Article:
The prototype series of cars existed long before they were repainted. In fact, it looks like these were dressed in the basic mineral red with CPR stepped lettering prior to the multimark. MTL did such cars as a "runner series" of four road numbers as their catalog number 20436. It's not quite the same prototype series as this one (those were road numbers in the 51000's), but the dimensions are very similar. Also, those cars were built by National Steel Car and these were built by ACF according to MTL's car copy. Of course, subtract a roofwalk along the way. © 2002 George J. Irwin. All rights reserved. Reposting prohibited.
Let's look at dimensions from the January 1985 ORER. There were 2284 cars in the series 52900 to 56024, AAR Class XM, description "Box, Steel, 25K." Inside length was 40 feet 6 inches, outside length 44 feet 4 inches, inside height 10 feet 6 inches, extreme height 15 feet 1 inch. The door opening is 8 feet so there's that "door thing" again. Capacity is 3900 cubic feet or 110,000 pounds. This series dropped off pretty quickly, all the way down to 50 cars by October 1991's Register. © 2002 George J. Irwin. All rights reserved. Reposting prohibited.
33110, $13.70 - 50 Foot Boxcar, Plug and Sliding Door, Nickel Plate Road.
33110, $13.70 - 50 Foot Boxcar, Plug and Sliding Door, Nickel Plate Road.Freight car red with white lettering including reporting marks and "DF" insignia on left and herald on right. Reporting Marks: NKP 81005. Approximate Time Period: mid-1960's (1964 built date given by MTL) to late 1970's. Previous Release: Road Number 81039, December 1989. NOTE: This item has been sold out and discontinued. © 2002 George J. Irwin. All rights reserved. Reposting prohibited.
The prototype series of cars would have to be among the last sets of rolling stock that arrived on Nickel Plate property before the NKP merger into the Norfolk and Western in October, 1964. My ORER from 1964 is exactly January's so the entry within the NKP listing isn't complete. It shows the series 81000 to 81049, the description "Box, All Steel," the inside length of 50 feet 6 inches, the door opening of 16 feet, and the capacity of 200,000 pounds, but that's it. No other dimensional data and no number of cars. Call it a "coming soon" entry. So we have to go to my next ORER which is April 1970. There we find additional dimensions (outside length, 57 feet 10 inches; inside height, 10 feet 6 inches; extreme height, 15 feet 1 inch), the fact that they've already lost one of the 50 cars, and, via supplemental notes, that the series have 20 inch travel cushion underframes and DF-2 loaders. Of course, the lettering on the car will tell you about the DF and cushion underframe too! © 2002 George J. Irwin. All rights reserved. Reposting prohibited.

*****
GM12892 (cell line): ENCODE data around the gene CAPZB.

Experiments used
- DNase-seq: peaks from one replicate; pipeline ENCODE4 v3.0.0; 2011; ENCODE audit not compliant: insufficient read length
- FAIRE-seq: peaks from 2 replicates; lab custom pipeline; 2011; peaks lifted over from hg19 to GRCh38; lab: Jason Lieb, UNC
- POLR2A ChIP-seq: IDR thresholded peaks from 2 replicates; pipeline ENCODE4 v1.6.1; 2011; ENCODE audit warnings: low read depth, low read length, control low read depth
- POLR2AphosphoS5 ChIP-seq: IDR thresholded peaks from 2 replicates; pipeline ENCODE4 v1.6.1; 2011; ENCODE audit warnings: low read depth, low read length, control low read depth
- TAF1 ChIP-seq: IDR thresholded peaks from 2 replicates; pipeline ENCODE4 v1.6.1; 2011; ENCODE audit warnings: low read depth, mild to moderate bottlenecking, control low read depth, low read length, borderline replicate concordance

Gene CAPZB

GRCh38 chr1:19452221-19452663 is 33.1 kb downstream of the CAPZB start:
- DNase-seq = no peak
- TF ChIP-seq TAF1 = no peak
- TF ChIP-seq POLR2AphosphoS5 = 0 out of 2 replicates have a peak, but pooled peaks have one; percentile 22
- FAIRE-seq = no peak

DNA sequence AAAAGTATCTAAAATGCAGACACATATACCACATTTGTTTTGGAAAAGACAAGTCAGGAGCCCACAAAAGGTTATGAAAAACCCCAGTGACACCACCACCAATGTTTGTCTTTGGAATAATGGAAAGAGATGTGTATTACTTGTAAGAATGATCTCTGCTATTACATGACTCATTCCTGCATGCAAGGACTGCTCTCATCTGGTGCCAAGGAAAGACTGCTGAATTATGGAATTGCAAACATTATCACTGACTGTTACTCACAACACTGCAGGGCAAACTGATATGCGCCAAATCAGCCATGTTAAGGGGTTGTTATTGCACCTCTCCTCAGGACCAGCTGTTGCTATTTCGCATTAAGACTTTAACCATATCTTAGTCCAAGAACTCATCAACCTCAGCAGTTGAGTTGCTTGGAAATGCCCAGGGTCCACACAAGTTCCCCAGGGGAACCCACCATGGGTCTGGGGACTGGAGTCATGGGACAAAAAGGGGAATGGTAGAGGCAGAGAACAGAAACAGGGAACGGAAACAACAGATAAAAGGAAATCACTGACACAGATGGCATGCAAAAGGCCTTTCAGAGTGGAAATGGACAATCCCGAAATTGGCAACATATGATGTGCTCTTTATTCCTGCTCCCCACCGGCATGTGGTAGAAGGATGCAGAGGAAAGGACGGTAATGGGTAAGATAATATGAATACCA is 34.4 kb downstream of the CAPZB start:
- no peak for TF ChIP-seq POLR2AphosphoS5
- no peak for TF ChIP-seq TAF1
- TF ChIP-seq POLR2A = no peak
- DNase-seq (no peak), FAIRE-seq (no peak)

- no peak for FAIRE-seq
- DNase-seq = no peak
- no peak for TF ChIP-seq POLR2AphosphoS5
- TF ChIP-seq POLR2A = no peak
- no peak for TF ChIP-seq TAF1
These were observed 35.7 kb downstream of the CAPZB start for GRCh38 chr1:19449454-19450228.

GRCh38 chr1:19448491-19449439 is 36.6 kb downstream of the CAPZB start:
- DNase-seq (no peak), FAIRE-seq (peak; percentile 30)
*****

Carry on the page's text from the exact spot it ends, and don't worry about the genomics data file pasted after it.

Oh, and there is a minor "door thing" on these cars. The total opening is 16 feet but according to information on the Nickel Plate Road Historical and Technical Society's website that was comprised of a 9 foot sliding door and a 7 foot plug door. The MTL model has an 8 foot sliding door. I don't think this is a big deal. NKPT&HS also notes that the cars were built by General American. © 2002 George J. Irwin. All rights reserved. Reposting prohibited.
MTL reports that the last of these weren't repainted for the N&W until 1986, 22 years later, but that seems to be a typical schedule. (Refer to the above comments on how Wabash and Virginian cars were still around in 1992.) But there were only 6 left in April 1981 and there was just one around in January 1986 so I think the ATP could be shortened up a bit. And let's not forget the roofwalk removal either. That was supposed to have been done by 1974. © 2002 George J. Irwin. All rights reserved. Reposting prohibited.
Believe it or not, we can tap George Elwood's Fallen Flags site for another prototype photo: sister car NKP 81045 as it looked in 1967. This one has black ends. The Nickel Plate held onto its steam locomotives, including its famous Berkshires, longer than other railroads, and you'll find a fair number of photos of them on Elwood's site as well along with a bunch of images of diesels that are also now long gone. © 2002 George J. Irwin. All rights reserved. Reposting prohibited.
45200, $10.65 - 50 Foot Flat Car, Fishbelly Sides, Burlington Northern.
45200, $10.65 - 50 Foot Flat Car, Fishbelly Sides, Burlington Northern.BN Green with white lettering including reporting marks on left and roadname in center. Reporting Marks: BN 612743. Approximate Time Period: early 1980's as painted (1979 repaint date given by MTL). Previous Release: Road Number 612765, September 1998. NOTE: This item has been sold out and discontinued. © 2002 George J. Irwin. All rights reserved. Reposting prohibited.